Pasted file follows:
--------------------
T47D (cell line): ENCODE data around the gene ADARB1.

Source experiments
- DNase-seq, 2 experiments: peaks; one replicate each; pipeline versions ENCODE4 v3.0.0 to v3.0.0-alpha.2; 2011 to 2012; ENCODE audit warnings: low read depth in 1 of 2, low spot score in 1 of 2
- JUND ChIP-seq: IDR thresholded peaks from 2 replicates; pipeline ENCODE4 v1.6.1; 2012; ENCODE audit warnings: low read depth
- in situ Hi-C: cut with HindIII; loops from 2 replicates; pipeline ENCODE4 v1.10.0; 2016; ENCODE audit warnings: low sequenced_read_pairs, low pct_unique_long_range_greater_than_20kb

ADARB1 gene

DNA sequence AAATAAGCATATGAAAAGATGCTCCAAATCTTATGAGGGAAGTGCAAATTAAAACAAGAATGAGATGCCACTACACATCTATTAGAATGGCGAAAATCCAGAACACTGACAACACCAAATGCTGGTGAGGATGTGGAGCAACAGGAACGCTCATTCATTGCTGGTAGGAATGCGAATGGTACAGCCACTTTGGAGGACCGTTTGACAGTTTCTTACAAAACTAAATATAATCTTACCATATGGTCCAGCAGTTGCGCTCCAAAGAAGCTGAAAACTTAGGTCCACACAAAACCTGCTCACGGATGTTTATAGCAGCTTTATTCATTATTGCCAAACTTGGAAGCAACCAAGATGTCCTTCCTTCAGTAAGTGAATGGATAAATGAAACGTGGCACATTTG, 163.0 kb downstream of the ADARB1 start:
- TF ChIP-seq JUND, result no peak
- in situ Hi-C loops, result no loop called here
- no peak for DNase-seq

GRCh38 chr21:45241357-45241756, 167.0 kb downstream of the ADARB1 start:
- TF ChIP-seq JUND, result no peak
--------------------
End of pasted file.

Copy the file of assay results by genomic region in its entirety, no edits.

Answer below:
T47D (cell line): ENCODE data around the gene ADARB1.

Source experiments
- DNase-seq, 2 experiments: peaks; one replicate each; pipeline versions ENCODE4 v3.0.0 to v3.0.0-alpha.2; 2011 to 2012; ENCODE audit warnings: low read depth in 1 of 2, low spot score in 1 of 2
- JUND ChIP-seq: IDR thresholded peaks from 2 replicates; pipeline ENCODE4 v1.6.1; 2012; ENCODE audit warnings: low read depth
- in situ Hi-C: cut with HindIII; loops from 2 replicates; pipeline ENCODE4 v1.10.0; 2016; ENCODE audit warnings: low sequenced_read_pairs, low pct_unique_long_range_greater_than_20kb

ADARB1 gene

DNA sequence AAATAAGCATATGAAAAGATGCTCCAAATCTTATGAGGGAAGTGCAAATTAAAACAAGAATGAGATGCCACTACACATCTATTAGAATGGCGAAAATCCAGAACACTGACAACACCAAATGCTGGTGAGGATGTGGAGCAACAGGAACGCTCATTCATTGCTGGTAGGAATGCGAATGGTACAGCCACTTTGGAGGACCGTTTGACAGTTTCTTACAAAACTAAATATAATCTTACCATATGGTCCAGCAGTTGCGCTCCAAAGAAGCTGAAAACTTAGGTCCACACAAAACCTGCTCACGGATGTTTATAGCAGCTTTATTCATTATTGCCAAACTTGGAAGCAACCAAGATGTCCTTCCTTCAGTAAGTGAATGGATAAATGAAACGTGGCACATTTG, 163.0 kb downstream of the ADARB1 start:
- TF ChIP-seq JUND, result no peak
- in situ Hi-C loops, result no loop called here
- no peak for DNase-seq

GRCh38 chr21:45241357-45241756, 167.0 kb downstream of the ADARB1 start:
- TF ChIP-seq JUND, result no peak